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When I look at the photograph of myself— an infant in my mother’s arms—

I recognize my usual expression: that solemn stare,

that vague air of melancholy under the fuzzy knitted hat.

My pale mother is a stranger though. She could never have been that young,

and as far as I know she never knit anything.

It’s all there: the darkness that will take me, the cancer that will take her.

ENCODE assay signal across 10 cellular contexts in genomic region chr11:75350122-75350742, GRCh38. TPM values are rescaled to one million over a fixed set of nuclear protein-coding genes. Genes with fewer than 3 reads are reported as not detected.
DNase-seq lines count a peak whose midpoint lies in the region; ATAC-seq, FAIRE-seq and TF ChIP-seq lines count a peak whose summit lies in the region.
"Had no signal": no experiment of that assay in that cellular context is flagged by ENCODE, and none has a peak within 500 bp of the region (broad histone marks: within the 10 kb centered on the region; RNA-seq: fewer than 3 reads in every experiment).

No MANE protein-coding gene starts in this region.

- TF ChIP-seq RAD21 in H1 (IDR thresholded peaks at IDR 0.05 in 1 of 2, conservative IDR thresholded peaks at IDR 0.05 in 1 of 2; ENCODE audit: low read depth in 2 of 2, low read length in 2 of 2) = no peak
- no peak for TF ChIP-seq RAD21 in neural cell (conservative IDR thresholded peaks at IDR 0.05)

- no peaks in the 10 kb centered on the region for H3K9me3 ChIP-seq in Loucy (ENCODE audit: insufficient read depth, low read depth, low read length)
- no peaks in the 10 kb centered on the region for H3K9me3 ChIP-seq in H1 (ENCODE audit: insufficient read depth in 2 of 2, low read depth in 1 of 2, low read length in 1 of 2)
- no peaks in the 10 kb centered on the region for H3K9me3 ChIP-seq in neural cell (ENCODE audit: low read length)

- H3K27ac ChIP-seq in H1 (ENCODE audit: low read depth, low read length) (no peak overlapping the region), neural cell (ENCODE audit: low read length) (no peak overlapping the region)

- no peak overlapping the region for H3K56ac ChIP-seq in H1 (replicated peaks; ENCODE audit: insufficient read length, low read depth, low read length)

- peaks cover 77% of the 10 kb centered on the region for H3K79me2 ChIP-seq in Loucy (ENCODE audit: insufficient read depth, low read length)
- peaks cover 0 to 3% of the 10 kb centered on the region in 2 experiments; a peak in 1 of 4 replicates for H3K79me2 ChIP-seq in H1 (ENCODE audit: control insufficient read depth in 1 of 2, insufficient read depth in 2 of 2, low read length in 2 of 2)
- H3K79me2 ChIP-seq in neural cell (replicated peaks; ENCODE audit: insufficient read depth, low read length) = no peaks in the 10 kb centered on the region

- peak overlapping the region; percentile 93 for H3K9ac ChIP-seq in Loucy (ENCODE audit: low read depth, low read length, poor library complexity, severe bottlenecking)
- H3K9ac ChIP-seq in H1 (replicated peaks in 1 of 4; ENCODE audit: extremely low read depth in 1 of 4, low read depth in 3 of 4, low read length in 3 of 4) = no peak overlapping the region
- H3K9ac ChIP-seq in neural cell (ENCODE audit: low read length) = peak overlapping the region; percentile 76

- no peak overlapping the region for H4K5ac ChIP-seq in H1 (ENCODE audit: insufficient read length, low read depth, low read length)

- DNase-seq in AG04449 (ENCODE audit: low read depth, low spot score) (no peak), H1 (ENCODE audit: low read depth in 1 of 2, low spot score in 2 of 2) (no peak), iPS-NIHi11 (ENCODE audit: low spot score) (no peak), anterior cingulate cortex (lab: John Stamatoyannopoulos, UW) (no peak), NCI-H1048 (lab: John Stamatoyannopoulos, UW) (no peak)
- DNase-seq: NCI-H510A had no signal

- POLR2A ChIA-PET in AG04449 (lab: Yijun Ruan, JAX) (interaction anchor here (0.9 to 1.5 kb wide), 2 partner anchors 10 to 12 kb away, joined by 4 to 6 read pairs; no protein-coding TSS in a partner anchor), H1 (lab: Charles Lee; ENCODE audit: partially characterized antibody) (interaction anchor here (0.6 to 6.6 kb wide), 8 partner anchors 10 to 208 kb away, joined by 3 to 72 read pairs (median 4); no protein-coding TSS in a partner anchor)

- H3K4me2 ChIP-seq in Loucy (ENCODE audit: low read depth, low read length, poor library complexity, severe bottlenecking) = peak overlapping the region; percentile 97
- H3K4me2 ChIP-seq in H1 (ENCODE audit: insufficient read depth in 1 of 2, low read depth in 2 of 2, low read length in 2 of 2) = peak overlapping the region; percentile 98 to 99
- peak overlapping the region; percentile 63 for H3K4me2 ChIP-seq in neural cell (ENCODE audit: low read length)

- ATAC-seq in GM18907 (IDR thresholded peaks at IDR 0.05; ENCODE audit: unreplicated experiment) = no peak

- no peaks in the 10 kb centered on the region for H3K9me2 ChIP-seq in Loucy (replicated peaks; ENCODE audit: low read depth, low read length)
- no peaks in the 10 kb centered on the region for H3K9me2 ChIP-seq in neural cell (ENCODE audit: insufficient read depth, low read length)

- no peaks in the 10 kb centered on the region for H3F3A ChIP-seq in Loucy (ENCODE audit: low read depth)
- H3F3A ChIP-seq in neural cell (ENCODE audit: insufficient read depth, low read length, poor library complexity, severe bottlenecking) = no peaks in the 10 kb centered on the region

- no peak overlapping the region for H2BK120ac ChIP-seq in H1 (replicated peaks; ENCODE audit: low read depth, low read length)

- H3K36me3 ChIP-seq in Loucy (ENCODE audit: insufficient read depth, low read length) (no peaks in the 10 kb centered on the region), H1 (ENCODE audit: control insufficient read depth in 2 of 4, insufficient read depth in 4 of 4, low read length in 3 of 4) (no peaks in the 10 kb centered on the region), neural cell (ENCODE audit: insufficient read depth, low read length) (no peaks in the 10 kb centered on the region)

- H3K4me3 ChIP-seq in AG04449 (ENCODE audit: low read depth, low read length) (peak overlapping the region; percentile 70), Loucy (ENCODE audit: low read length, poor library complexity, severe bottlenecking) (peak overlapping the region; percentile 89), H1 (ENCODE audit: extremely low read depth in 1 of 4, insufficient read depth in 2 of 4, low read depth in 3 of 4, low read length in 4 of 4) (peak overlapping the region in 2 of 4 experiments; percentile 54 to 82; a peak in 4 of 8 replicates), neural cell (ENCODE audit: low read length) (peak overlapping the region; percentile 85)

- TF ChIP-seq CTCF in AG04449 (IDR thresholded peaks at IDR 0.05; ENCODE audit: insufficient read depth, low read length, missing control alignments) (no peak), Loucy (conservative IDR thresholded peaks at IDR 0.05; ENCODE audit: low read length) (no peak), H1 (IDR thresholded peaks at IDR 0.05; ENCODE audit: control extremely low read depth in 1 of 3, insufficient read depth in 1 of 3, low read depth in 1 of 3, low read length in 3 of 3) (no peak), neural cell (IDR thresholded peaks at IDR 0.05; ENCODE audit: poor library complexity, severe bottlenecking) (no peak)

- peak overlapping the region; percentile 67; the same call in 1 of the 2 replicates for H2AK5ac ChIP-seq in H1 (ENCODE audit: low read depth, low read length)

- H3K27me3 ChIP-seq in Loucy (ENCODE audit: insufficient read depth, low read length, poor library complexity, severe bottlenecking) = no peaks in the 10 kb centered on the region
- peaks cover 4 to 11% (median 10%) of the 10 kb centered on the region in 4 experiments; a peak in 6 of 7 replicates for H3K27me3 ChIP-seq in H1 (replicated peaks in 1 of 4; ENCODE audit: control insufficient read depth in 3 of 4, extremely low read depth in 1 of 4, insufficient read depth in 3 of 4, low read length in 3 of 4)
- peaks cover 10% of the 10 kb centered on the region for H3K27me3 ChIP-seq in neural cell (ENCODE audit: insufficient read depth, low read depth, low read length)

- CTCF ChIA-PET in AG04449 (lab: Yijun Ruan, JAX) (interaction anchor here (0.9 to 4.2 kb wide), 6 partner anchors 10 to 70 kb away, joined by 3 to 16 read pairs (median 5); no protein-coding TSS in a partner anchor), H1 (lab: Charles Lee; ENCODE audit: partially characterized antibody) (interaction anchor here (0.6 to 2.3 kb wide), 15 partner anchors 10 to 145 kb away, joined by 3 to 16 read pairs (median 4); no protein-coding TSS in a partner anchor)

In another picture, unsmiling on a swing, I pump into the future,

my mother already a shadow– dark silhouette just out of sight.

Photographs—those expert witnesses— are potent as dreams the moment of waking.

I close the album and put it in a drawer,

the one that sticks and is seldom opened.